Friday, November 25, 2005

Rose in the HOF? Don't Bet on It

Pete Rose enters his final year of "eligibility" to be voted into the baseball Hall of Fame when the 2006 ballot is released early next week. Of course, the term "eligibility" should be used very loosely, since Rose hasn't even appeared on the ballot due to his lifetime suspension from baseball.

While Rose certainly is Hall-worthy based on his impressive hitting statistics and legendary hustle over a 24-year, All-Star career, his chances of ever finding his bust displayed inside the HOF in Cooperstown, NY, are virtually nil. And while I didn't used to agree with the logic of keeping him out of Cooperstown, I've changed my mind after recently taking a virtual trip back to the early part of the 20th century.

When the Chicago White Sox recently found themselves as World Series champs for the first time since 1917, their long championship drought piqued my interest in the legendary "Black Sox" scandal of 1919. So I ventured onto to find what many consider to be the quintessential historical review of what took place in that infamous sporting scandal, a book written by Eliot Asinof in 1963 entitled, "Eight Men Out". It also was made into a movie in 1988, starring D.B. Sweeney, Charlie Sheen, John Cusack and John Mahoney.

Ever since I was a kid, I had always heard about the "Black Sox" scandal and it's most notable co-conspirator, "Shoeless" Joe Jackson. But I never really knew exactly what had happened or how it all unfolded. After reading "Eight Men Out", I now have a far clearer understanding of the scandal itself as well as the underlying - and insidious - control professional gamblers had on the national pastime over eighty years ago.

And while the White Sox' infamous "eight men" (or seven or six, depending on whether you believe third baseman Buck Weaver and outfielder Joe Jackson actually participated in the fix in spite of their knowledge of it) conspired to fix a World Series for monetary gain in 1919, the more sinister effects of gambling's hold on baseball may have occurred during the 1920 season, when gamblers were able to control the outcomes of many, many games by exercising various forms of blackmail to keep certain players in compliance with their scheme. Because the 1919 World Series fix wasn't fully uncovered until after the 1920 season, gamblers continued to enjoy a hold on baseball. Games often were won or lost not based on which was the better team, but based on where the money was being bet or what the odds may have been. The game, its fans and most of its ballplayers were at the mercy of gamblers.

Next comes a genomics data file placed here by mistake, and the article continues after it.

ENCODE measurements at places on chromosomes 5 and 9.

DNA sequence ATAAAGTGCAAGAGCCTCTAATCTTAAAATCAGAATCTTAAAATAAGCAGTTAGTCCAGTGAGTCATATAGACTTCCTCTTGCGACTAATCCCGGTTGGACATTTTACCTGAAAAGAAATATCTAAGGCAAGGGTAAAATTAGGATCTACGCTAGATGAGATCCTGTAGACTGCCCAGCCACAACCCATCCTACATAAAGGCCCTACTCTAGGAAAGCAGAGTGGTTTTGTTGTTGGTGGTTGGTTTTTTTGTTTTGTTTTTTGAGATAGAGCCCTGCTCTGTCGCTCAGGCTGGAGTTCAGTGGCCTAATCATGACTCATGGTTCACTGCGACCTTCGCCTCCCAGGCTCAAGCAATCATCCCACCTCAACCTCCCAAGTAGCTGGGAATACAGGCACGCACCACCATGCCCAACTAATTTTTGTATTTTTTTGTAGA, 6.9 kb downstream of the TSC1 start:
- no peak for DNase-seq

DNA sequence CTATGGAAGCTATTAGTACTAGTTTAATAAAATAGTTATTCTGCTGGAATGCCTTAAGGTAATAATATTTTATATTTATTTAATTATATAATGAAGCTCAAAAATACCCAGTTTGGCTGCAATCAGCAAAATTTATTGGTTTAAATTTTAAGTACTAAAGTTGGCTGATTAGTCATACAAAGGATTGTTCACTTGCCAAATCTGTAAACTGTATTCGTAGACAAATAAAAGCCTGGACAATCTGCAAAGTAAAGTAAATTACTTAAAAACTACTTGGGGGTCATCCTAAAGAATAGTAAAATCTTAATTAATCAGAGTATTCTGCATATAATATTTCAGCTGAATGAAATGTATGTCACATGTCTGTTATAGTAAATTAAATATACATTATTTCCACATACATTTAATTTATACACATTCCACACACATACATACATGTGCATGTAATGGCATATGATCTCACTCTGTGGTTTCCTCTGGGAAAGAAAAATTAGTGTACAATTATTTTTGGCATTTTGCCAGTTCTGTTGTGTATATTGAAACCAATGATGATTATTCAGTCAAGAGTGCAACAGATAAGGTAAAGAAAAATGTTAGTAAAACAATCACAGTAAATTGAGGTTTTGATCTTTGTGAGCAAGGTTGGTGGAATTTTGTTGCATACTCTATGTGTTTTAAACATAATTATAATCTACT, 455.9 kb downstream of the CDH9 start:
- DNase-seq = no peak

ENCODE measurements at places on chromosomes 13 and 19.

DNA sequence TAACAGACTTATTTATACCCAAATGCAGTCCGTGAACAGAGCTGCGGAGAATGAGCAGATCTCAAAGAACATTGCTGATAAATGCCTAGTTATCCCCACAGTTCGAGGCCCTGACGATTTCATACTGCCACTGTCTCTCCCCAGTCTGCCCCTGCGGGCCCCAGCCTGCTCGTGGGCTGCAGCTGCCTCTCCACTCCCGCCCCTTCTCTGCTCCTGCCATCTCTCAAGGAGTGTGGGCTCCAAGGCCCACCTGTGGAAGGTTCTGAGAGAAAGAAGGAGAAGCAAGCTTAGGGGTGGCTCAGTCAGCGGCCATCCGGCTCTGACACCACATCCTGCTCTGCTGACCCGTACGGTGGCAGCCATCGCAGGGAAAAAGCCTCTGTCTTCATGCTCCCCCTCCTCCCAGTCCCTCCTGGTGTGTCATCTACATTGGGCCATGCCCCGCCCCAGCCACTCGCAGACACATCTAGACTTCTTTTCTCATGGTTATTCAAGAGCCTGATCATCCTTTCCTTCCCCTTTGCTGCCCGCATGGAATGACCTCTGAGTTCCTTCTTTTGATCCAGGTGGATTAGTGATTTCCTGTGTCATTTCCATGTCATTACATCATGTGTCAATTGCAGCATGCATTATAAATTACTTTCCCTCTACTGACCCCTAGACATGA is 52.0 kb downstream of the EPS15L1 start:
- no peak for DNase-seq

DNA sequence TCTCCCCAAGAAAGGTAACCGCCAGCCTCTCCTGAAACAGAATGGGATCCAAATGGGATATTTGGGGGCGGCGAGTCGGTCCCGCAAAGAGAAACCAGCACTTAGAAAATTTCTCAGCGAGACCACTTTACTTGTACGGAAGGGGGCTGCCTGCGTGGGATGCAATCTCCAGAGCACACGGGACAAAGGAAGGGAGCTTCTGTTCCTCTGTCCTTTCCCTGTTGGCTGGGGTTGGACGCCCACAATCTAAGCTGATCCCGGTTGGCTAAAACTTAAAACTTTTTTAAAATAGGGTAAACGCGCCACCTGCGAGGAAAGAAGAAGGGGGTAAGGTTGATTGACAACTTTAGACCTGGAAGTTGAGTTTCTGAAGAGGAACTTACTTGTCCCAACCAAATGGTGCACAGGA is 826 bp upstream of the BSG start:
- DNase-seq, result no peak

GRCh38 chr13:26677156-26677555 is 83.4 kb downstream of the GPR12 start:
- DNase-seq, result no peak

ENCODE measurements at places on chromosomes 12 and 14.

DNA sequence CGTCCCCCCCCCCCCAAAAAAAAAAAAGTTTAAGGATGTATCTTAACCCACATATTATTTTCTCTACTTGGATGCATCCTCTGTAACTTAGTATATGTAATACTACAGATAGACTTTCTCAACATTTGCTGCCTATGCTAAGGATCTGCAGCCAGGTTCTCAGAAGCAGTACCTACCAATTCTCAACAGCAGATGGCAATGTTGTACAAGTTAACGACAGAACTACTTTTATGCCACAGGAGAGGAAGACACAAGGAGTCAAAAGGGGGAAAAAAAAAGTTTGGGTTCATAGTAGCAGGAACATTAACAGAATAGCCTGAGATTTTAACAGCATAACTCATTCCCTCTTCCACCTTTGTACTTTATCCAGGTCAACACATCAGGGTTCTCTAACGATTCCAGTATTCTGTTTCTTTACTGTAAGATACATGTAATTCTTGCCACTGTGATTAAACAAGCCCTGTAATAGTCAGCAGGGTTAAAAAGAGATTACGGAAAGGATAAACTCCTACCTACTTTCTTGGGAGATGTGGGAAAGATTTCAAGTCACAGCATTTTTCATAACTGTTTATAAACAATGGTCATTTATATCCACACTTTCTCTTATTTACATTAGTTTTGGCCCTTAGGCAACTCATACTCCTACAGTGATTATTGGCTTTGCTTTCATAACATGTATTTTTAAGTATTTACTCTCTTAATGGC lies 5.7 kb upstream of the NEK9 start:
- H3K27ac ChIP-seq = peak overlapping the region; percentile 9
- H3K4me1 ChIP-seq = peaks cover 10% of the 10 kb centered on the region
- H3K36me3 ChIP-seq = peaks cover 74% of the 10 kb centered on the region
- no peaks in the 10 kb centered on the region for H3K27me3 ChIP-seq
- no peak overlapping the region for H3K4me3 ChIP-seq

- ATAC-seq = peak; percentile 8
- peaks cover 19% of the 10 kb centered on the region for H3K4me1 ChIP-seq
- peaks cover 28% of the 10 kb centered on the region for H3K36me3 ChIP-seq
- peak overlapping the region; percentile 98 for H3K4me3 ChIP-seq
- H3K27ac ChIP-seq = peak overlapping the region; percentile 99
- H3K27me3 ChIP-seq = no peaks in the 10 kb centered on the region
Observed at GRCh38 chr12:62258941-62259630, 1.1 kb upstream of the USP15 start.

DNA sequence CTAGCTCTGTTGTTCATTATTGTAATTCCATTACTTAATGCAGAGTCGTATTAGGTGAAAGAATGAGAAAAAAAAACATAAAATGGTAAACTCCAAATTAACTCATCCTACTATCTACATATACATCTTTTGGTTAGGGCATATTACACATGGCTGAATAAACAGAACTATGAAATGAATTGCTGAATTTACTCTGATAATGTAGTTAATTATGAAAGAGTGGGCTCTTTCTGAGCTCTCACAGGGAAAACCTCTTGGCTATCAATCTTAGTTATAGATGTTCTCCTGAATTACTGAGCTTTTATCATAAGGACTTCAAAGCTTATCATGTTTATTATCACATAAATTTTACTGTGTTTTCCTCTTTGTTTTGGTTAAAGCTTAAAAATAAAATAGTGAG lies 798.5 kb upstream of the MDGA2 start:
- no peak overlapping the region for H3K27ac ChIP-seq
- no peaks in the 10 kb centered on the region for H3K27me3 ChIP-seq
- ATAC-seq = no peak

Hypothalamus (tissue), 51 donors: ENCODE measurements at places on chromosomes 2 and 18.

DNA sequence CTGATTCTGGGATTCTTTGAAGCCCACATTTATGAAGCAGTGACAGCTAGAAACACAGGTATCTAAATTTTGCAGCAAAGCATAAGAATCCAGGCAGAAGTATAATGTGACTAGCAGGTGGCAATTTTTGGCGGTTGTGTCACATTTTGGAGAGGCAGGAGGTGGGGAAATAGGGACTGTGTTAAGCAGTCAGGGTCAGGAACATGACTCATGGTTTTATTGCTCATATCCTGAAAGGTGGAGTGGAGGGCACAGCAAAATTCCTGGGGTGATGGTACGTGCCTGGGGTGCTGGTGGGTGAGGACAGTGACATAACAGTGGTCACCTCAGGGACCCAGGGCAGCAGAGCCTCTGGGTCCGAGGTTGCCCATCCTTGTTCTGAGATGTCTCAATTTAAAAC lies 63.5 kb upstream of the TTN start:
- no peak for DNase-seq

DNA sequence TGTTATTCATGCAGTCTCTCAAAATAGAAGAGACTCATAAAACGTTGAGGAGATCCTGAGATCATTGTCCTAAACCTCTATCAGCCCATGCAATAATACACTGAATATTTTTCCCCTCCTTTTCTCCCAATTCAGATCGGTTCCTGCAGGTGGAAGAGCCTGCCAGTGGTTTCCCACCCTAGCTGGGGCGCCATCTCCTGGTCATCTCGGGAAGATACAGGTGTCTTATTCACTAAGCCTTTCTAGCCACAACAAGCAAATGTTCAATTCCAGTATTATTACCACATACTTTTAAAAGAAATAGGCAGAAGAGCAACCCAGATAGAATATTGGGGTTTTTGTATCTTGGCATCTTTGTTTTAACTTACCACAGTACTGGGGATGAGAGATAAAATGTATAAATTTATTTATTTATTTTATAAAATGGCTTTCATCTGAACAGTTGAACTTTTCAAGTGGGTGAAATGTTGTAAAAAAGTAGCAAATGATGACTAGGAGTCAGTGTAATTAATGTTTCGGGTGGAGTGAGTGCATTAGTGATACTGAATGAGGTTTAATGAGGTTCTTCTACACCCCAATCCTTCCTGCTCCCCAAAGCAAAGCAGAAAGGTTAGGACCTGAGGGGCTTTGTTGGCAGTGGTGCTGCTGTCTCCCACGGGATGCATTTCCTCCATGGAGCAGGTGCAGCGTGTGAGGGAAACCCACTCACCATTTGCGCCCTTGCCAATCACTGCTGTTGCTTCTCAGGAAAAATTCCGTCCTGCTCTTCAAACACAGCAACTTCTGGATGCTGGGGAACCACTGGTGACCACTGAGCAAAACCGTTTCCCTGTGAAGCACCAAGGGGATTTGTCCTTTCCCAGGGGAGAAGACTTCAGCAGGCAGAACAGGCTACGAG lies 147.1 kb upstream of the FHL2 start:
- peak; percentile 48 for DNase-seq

So, you may ask, how does this relate to the Hall of Fame candidacy of Pete Rose? Well, after learning about the severe ills gambling laid upon baseball so many years ago, I now see there can be zero tolerance for any involvement whatsoever with gambling by professional athletes. And if it takes severe discipline - like the lifetime ban meted out to Pete Rose - to keep the game clean, then so be it.

There's little question that "Shoeless" Joe Jackson would have found himself enshrined in the Hall of Fame if the "Black Sox" scandal hadn't happened...or been exposed. And many would argue that he should be enshrined anyway, especially considering that he appeared to perform to his utmost capabilities during that fateful World Series. Jackson's talent was unquestioned, much as Rose's is to this day. But even the mere hint of their involvement with gamblers is enough to warrant severe consequences in order to ensure that the game is played on the up and up. And if it discourages others from making similar mistakes, then it's well worth it.

Pete Rose was a Hall of Fame calibre player. Unfortunately, he'll never be known as a Hall of Fame player. And while it may have taken me many years - and a trip back in time - to realize it, I now agree with the decision to ostracize Rose from the game. As they say, those who do not remember the past are condemned to repeat it. Baseball must not repeat the sins of its past. The continued banishment of Pete Rose will help to ensure that it doesn't.


At 3:26 AM, Blogger Neil Shakespeare said...

Not to mention he's a total prick. Let's reserve the HOF for amphetamine users.

At 12:43 PM, Blogger DrewL said...

Of course, probably the biggest prick of them all was Ty Cobb, arguably one of the top ten players of all time. But he was a surly, racist SOB who didn't get along with anyone. He's in the HOF. And, no doubt, we'll see others who abused drugs, alcohol (Babe Ruth?) and steroids enshrined in Cooperstown, which is pretty sad. But at least when a guy who's on steroids hits a home run, it's a home run that he tried to hit (in theory). When gamblers get involved, you don't know who's trying and who isn't. The game becomes a complete sham (instead of a partial sham).


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